June 10

2 comments

The Joys of Photographing in Morning Light

By Dan

June 10, 2013

Early morning photography is always a pleasure. After all, there’s something to be said for being right there out in the open when the dawn breaks and reveals your first view of the sun. It makes you feel productive, like you’re not wasting a single second of the day. Another nice thing is that it’s often very quiet and still during the dawn hours, which means that you’re alone with your thoughts, your equipment and your creativity.

From a photography standpoint, shooting under morning light can be extremely rewarding. If the sky at the horizon is relatively clear, the sun will splash bold, beautiful and direct light on your scene. Just like at sunset, everything looks better when you shoot it at sunrise.

However, the intense warm light of sunrise doesn’t always last as long as it does during the late afternoon, because since there are fewer dust particles in the atmosphere at daybreak, simply because all the people who kick that stuff up into air have been asleep for the past 6-8 hour. Don’t get me wrong, it’s still good, it’s just more short-lived.

This means that when you’re shooting in the morning, you might want to pick our your subjects beforehand so that you don’t have to go hunting when the light is the best. That said, there’s also nothing wrong with just wandering for a while with your camera and seeing what unfolds. I do it all the time. 

Remember, even when you find a great subject, keep looking all around you, even directly behind you, and try to be aware of what the sun is doing to other parts of your scene. There have been plenty of times when I’ve been confidently shooting a scene and then realize that the effects of the light 180 degrees behind me are just as interesting, if not better than what I’m looking at.

Here are three photos that I shot at sunrise last month at the Valdez Air Show here in Alaska. All three images were shot just a few minutes apart from each other with the Fuji X20. For the limitations that are inherent in a small sensor camera like this one, the X20 performs superbly well in good light. In other words, the better the light, the better and sharper the X20 is able to render subject matter.

This is pretty much true with any camera, though, which is another reason that you’ll always want to hunt for the good light.

About the author

Hi, I'm Dan Bailey, a 20+ year pro outdoor and adventure photographer, and official FUJIFILM X-Photographer based in Anchorage, Alaska.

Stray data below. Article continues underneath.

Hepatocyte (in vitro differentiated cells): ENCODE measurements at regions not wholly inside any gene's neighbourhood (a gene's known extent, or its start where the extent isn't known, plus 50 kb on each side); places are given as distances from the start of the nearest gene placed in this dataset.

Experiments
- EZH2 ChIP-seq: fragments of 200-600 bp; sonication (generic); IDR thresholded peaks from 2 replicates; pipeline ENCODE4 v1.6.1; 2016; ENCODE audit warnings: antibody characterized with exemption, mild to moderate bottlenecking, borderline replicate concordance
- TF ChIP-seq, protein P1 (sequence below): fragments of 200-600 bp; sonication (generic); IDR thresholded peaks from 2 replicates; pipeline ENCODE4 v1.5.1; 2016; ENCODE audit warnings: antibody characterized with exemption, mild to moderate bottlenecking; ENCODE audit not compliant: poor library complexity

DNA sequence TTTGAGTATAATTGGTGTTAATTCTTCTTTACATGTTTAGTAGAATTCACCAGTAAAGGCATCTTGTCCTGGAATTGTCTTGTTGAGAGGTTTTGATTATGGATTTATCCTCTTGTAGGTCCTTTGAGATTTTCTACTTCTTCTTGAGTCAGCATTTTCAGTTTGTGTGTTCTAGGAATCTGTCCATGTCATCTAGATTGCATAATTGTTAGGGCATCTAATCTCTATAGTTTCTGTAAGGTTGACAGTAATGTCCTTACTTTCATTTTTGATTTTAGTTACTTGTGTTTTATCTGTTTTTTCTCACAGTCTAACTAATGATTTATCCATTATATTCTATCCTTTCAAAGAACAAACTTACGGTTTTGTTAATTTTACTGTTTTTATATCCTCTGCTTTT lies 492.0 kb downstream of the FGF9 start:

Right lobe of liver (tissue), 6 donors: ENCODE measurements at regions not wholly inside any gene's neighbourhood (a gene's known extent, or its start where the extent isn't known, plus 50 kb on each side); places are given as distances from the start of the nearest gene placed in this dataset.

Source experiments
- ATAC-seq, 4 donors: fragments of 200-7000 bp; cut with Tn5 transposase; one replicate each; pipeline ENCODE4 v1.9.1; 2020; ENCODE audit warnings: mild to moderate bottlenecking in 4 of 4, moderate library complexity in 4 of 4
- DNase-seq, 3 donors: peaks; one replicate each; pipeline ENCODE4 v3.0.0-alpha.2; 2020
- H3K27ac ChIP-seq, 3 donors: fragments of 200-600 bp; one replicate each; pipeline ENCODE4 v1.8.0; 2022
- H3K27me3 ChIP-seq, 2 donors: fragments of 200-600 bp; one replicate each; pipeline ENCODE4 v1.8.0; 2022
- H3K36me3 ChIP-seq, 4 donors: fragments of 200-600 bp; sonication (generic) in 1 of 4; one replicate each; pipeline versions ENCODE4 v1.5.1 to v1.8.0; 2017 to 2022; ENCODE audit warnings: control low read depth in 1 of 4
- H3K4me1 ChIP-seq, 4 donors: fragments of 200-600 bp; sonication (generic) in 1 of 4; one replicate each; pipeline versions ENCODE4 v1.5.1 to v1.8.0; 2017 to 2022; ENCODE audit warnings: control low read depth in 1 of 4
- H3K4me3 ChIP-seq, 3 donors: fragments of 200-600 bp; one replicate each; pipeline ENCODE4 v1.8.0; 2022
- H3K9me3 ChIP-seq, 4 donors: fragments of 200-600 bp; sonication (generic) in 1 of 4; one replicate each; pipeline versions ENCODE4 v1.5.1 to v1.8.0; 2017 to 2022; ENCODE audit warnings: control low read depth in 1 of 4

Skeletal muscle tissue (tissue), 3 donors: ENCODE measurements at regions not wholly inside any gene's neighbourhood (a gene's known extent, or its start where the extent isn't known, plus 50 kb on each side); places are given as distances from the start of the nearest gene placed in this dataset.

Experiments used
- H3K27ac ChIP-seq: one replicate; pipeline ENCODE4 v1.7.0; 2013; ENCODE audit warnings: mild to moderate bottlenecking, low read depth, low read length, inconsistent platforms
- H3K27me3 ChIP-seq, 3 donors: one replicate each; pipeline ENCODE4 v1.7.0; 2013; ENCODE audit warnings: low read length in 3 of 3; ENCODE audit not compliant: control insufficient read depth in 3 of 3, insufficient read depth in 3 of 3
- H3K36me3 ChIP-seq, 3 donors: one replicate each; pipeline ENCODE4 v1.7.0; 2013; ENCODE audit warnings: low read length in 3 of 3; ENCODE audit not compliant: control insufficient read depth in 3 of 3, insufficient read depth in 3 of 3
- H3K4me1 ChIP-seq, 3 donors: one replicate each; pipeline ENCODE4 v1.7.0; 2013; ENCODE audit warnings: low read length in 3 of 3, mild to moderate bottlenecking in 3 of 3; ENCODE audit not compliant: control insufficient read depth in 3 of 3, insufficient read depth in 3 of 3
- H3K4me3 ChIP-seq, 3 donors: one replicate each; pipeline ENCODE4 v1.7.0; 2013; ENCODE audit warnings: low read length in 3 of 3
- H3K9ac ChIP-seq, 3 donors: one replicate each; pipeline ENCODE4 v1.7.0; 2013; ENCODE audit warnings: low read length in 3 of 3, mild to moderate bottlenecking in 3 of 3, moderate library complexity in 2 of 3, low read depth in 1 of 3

As a top rated blogger and author my goal is to help you become a better, more confident and competent photographer, so that you can have as much fun and creative enjoyment as I do.


  • Hey Dan, I spent a couple of hours by reading your blog. Nice pics and sotries as well!
    I have been looking for small camera to take with me on my trips and with my family when going on vacation.
    You have convinced me to buy X20 and replace my heavy Nikon D90 because most of the time I was taking pictures only on my iphone due to the weight of D90.
    I bought X10 to my wife on last Xmas. Great camera. I started to take a pics again with the small device 😉 Now I was about to take Sony RX100 with 1″ sensor, but when I hold it in my hands, it appears like computer not camera 🙁 Now I’m definitely decided to buy new X20. Thank you for your reviews and sample pics. Great job Dan! (sorry for my english 🙂 )

  • Thanks for your comment, Pat. I agree, the X20 is so much more enjoyable to hold and use than the RX100. I’m sure you’ll have loads of fun with it!

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    Terry Bourk

    I have read you new book “Behind the Landscape.” I could not “put it down” meaning that I kept at it because each photo you presented/analyzed was interesting and informative. I am trying to develop an eye for composition (both the scene and the light).

    Thank you! The examples you present and the suggestions are very helpful. Purple Mountains, McKinley River and Wonder Lake are fascinating.


    Roger Sinclair

    You have done it again! Another triumph.

    Your generosity to share, the clarity of thought and concise explanation thereof is brilliant. Perhaps I should also mention the beautiful photos and the talent necessary to produce them.

    Thank you, Dan.